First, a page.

The Food and Drug Administration (FDA) has approved moxidectin for the treatment of onchocerciasis (river blindness) due to Onchocerca volvulus in patients ≥12 years of age.
Moxidectin, a macrocyclic lactone, is an anthelmintic drug that selectively binds to the parasite’s glutamate-gated chloride ion channels. It is active against O volvulus microfilariae but it does not kill adult O volvulus parasites. The tropical disease spreads from person to person via black flies that breed near rivers in South and Central America, sub-Saharan Africa and Yemen.
The approval was based on data from two, randomized, double-blind, active-controlled trials in patients with O. volvulus infection (Trial 1: 1472 patients; Trial 2: a dose-ranging trial). Efficacy was assessed by skin microfilarial density from the mean of 4 skin snips per person per time point up to 18 months post-treatment. Treatment with moxidectin was found to be significantly superior to ivermectin (the current standard of care) in suppressing the presence of the microfilariae in skin.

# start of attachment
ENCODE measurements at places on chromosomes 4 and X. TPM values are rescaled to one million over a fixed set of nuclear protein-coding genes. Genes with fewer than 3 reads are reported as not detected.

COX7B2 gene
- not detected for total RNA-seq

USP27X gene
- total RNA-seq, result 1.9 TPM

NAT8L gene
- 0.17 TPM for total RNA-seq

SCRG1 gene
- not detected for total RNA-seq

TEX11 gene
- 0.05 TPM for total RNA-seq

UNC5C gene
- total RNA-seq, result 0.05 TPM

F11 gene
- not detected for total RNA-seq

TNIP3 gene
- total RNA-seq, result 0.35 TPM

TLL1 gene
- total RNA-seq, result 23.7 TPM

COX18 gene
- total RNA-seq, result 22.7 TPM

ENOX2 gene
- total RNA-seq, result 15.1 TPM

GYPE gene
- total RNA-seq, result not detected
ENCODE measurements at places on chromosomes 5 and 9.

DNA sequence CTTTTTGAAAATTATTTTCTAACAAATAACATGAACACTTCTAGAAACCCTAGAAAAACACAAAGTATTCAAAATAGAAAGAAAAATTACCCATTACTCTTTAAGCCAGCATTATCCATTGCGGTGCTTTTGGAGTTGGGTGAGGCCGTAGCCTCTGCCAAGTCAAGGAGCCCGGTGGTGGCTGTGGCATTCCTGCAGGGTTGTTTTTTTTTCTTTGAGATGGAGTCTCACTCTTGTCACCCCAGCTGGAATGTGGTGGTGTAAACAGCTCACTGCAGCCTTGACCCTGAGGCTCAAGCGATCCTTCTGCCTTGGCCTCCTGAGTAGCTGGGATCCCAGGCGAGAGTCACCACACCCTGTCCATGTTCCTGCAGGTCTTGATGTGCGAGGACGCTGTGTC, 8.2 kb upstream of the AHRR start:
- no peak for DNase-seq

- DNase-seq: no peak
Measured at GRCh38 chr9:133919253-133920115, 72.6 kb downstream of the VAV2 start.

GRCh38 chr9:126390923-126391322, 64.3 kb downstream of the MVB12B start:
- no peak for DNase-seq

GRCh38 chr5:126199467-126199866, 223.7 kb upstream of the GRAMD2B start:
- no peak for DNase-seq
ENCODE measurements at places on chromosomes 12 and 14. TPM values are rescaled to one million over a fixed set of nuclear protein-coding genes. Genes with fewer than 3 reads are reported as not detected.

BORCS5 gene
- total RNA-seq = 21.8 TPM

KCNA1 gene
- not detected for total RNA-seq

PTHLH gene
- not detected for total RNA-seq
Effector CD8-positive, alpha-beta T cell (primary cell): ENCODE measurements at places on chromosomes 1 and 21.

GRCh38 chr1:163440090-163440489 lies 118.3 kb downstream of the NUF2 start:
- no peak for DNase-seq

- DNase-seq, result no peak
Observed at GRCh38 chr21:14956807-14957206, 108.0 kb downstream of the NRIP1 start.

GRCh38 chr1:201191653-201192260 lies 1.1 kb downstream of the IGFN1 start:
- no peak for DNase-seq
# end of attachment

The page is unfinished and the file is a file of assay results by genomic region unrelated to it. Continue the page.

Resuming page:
The most common adverse reactions (incidence >10%) in clinical trials included eosinophilia, pruritus, musculoskeletal pain, headache, lymphopenia, tachycardia, rash, abdominal pain, hypotension, pyrexia, leukocytosis, influenza-like illness, neutropenia, cough, lymph node pain, dizziness, diarrhea, hyponatremia and peripheral swelling.
Moxidectin was developed through a partnership between the not-for-profit social enterprise Medicines Development for Global Health (MDGH) and the World Health Organisation Special Programme for Research and Training in Tropical Diseases (TDR). “Achieving FDA approval is a critically important milestone for moxidectin, but our work to bring this medicine to those who need it most continues in earnest,” said Mark Sullivan, Founder and Managing Director of MDGH.
Moxidectin is available in 2mg tablets. The safety and efficacy of repeat administration in patients with O. volvulus has not been studied.
For more information visit Medicinesdevelopment.com.
This article originally appeared on MPR